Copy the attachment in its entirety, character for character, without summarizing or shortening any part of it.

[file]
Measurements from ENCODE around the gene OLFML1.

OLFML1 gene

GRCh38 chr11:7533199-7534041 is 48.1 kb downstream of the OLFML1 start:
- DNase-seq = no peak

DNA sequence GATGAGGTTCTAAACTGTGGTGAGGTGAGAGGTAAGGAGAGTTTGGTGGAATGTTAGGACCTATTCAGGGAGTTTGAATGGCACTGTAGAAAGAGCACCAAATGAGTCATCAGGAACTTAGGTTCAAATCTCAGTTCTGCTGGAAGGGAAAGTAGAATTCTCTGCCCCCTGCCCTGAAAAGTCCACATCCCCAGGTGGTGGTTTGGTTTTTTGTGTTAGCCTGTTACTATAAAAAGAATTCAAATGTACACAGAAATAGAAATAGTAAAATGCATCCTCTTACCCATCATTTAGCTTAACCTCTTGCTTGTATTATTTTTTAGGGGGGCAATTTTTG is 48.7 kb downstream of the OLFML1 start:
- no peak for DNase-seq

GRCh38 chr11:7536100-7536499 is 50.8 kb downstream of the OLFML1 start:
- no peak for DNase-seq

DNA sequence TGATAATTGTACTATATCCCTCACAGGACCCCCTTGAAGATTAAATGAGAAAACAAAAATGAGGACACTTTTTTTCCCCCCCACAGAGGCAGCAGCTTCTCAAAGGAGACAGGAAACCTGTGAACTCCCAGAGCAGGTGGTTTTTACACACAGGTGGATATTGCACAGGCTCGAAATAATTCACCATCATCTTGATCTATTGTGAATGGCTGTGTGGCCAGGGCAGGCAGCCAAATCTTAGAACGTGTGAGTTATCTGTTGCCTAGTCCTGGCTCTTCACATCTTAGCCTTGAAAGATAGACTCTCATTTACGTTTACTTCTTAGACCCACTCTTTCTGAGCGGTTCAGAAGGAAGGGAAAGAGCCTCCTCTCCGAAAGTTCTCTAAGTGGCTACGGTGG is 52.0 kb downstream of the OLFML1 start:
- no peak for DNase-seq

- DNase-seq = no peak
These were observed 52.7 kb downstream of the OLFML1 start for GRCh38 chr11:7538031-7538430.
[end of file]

Measurements from ENCODE around the gene OLFML1.

OLFML1 gene

GRCh38 chr11:7533199-7534041 is 48.1 kb downstream of the OLFML1 start:
- DNase-seq = no peak

DNA sequence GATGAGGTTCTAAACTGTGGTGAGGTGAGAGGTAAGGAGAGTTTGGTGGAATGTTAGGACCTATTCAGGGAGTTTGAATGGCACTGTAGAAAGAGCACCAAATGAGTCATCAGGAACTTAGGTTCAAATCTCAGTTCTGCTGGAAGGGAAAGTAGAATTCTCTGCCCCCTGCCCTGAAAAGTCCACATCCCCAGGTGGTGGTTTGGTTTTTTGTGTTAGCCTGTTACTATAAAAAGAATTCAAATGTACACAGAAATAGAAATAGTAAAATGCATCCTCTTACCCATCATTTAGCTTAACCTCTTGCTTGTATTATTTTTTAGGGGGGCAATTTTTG is 48.7 kb downstream of the OLFML1 start:
- no peak for DNase-seq

GRCh38 chr11:7536100-7536499 is 50.8 kb downstream of the OLFML1 start:
- no peak for DNase-seq

DNA sequence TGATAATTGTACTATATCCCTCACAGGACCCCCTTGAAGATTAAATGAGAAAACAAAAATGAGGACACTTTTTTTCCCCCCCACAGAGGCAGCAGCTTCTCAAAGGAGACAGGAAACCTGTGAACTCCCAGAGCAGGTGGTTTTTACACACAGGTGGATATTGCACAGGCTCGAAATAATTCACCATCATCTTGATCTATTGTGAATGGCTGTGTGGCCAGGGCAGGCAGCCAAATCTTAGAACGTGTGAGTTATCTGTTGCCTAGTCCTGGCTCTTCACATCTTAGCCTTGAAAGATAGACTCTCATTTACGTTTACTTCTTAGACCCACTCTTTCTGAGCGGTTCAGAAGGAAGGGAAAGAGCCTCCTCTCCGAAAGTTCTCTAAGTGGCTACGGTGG is 52.0 kb downstream of the OLFML1 start:
- no peak for DNase-seq

- DNase-seq = no peak
These were observed 52.7 kb downstream of the OLFML1 start for GRCh38 chr11:7538031-7538430.